Dear Barb – Taking the Plunge

Dear Barb:

Hi, I am in my early twenties and have been out of school for a few years. I have a two-year-old who I am supporting on my own. It’s been hard making ends meet financially, so I am considering applying to university or college to further my education. The problem is I will not be able to go to traditional university because I need to work, even if I went part time at night I would not have a lot of time to spend with my daughter. I am looking into Athabasca, that way I would be able to work on my courses while my daughter is sleeping and also continue to work full time during the day. I’m a little scared to take the plunge because I know that distance learning is a lot different than traditional learning. Would you be able to give me a heads up in order to prepare for some of the hurdles I may encounter? I know I could look it up online, but I would be interested to hear what you, and maybe some of the readers have to say about the problems they have encountered. Thanks so much, Lisa.

Hi Lisa:

Returning to school as an adult with a young child can be quite challenging even if attending a traditional university. Obtaining your degree through distance learning is even more difficult, but as you are probably beginning to realize very well worth the time and effort. One of the most important technical aspects of distance learning is having an adequate computer and Internet connection and being computer literate. Before you begin, look into the requirements and make sure you are able to accommodate, both financially and technically, as this may entail investing in a newer computer and faster internet connection. Also, as I’m sure you are aware, a big issue with online learning is the lack of support and encouragement from peers, as well as the lack of face to face contact with professors. Most online colleges and universities try their best to minimize this problem by implementing study groups, email, slack box, message boards, instant messaging and various other resources. Athabasca offers students easy access to tutors and academic planners. In spite of these resources many students still feel isolated. Another vital aspect of online learning is the ability to be self disciplined and motivated. No one is going to push you to get your essays done, or study for your exams; this is all up to you. How successful you are in online learning may depend on how social you are. If you are a very social person, this type of education may not work for you, as you may feel very isolated. My best suggestion would be to enrol in one course and try it out. If it’s not for you, you can still apply this credit toward your degree at a traditional university or college. You are on the right tract so it’s well worth the effort. Thanks for your very important question Lisa.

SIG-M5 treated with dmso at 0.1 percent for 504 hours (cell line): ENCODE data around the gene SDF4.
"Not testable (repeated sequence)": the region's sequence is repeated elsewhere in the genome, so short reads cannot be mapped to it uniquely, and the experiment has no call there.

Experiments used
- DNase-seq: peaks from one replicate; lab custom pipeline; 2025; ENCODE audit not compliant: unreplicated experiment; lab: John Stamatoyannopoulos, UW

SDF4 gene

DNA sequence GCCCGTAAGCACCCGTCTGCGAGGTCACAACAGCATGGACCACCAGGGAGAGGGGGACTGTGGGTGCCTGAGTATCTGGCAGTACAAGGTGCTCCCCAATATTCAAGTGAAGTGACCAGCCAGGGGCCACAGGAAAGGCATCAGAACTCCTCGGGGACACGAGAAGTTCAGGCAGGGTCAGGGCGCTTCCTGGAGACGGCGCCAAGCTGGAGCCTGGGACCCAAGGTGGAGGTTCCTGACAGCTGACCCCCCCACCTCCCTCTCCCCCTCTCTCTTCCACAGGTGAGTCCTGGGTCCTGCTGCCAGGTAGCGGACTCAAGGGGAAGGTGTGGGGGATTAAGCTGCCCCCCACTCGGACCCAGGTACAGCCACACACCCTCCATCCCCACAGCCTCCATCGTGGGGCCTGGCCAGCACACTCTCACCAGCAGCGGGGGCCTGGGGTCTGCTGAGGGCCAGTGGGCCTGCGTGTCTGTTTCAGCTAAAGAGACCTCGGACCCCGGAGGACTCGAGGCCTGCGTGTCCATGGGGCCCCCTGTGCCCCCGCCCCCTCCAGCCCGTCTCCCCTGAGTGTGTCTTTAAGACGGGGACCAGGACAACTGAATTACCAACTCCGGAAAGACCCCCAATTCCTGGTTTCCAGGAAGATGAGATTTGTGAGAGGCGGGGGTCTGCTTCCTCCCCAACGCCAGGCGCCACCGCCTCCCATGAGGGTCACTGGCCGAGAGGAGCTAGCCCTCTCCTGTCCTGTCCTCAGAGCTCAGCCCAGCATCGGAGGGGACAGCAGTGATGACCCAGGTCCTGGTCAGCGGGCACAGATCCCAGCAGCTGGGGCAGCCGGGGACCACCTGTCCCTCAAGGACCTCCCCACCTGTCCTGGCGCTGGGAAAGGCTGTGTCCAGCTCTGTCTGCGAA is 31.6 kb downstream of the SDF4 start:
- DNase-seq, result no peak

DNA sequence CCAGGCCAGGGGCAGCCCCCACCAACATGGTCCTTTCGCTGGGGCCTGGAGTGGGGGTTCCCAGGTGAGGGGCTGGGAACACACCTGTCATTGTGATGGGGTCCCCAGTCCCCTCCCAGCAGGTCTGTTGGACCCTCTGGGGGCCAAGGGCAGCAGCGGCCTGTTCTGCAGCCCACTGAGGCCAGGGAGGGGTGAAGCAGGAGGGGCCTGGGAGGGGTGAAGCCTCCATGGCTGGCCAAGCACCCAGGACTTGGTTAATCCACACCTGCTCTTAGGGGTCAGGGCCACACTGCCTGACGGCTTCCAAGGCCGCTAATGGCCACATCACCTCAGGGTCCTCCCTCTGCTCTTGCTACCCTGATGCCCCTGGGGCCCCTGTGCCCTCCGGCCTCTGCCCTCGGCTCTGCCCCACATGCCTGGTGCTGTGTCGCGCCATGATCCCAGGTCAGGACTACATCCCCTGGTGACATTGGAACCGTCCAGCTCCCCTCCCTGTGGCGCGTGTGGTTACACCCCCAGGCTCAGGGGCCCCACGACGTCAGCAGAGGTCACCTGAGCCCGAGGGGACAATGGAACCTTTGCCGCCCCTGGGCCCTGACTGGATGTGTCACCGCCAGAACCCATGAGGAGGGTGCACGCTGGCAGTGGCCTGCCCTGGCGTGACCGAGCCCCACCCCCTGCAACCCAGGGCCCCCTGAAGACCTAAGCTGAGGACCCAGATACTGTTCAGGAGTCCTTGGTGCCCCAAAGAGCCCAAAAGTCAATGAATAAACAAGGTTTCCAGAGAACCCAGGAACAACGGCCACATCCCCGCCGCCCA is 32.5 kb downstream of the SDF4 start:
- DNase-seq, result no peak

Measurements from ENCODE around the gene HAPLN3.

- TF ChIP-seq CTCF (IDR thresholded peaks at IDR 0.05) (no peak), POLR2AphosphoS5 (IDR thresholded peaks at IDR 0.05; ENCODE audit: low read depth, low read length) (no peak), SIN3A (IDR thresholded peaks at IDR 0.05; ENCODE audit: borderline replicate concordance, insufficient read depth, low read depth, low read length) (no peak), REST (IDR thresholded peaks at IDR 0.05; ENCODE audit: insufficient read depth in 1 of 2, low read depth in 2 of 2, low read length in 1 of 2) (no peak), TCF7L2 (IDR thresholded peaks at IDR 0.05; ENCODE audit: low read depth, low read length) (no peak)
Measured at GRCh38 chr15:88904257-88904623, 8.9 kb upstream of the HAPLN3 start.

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Email your questions to voice@voicemagazine.org. Some submissions may be edited for length or to protect confidentiality; your real name and location will never be printed. This column is for entertainment only. The author is not a professional counsellor and this column is not intended to take the place of professional advice.

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